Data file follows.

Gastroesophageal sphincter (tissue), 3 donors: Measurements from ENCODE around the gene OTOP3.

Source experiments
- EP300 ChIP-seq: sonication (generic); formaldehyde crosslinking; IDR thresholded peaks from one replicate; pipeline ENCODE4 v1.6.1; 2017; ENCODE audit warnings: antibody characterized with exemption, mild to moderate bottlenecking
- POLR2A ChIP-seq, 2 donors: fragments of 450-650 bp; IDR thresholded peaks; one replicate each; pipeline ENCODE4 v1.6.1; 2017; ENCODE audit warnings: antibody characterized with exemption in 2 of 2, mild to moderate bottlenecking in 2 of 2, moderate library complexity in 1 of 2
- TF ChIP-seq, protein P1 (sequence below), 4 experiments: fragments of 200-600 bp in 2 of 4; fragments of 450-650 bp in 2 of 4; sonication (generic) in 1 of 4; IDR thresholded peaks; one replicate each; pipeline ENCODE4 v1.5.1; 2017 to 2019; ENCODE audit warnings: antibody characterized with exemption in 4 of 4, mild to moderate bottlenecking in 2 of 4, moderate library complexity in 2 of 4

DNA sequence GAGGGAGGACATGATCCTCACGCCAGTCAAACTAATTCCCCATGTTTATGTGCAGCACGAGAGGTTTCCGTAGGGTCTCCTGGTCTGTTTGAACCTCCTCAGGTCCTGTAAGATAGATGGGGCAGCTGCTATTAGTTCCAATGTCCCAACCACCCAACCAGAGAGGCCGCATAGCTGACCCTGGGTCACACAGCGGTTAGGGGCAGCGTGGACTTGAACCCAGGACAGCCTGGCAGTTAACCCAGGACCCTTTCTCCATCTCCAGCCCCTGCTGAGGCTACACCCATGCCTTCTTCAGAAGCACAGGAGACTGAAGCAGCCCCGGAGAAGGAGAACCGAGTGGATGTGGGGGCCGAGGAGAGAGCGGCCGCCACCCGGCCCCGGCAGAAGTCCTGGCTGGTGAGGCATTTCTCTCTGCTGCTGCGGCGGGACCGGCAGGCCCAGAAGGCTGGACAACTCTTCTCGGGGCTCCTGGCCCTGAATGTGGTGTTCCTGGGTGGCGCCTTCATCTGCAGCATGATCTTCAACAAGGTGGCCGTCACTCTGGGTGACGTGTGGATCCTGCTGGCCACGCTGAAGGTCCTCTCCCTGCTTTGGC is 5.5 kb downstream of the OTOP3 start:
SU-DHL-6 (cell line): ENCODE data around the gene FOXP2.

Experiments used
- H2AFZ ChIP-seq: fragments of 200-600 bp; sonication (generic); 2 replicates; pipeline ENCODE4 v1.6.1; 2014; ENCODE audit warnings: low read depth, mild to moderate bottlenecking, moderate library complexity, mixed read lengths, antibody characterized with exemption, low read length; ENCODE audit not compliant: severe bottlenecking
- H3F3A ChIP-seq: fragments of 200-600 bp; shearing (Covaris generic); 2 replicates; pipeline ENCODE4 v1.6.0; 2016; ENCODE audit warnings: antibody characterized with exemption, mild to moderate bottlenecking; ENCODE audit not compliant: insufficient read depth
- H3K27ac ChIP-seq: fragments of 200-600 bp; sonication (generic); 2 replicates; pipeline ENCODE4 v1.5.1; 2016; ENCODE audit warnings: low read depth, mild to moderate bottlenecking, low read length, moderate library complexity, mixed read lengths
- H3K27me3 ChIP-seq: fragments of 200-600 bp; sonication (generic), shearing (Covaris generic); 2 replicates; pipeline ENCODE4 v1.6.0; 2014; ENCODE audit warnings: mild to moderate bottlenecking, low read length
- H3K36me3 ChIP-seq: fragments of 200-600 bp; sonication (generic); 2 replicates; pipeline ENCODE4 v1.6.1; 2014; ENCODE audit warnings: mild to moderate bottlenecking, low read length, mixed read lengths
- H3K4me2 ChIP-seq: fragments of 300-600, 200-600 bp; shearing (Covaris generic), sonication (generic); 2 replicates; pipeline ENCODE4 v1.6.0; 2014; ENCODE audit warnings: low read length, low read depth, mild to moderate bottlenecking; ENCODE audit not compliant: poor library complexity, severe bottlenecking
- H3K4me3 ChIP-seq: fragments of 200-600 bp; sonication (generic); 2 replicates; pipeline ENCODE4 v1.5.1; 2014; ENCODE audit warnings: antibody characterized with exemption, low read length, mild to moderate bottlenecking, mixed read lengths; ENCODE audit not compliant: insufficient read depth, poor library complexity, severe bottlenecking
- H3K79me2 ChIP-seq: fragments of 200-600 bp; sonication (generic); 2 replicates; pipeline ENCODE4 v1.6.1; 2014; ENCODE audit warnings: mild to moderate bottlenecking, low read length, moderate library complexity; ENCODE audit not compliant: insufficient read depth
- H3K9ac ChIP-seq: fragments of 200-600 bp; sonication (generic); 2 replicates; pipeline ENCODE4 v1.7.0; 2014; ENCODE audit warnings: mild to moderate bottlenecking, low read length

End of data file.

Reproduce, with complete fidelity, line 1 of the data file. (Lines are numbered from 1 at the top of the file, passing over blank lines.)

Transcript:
Gastroesophageal sphincter (tissue), 3 donors: Measurements from ENCODE around the gene OTOP3.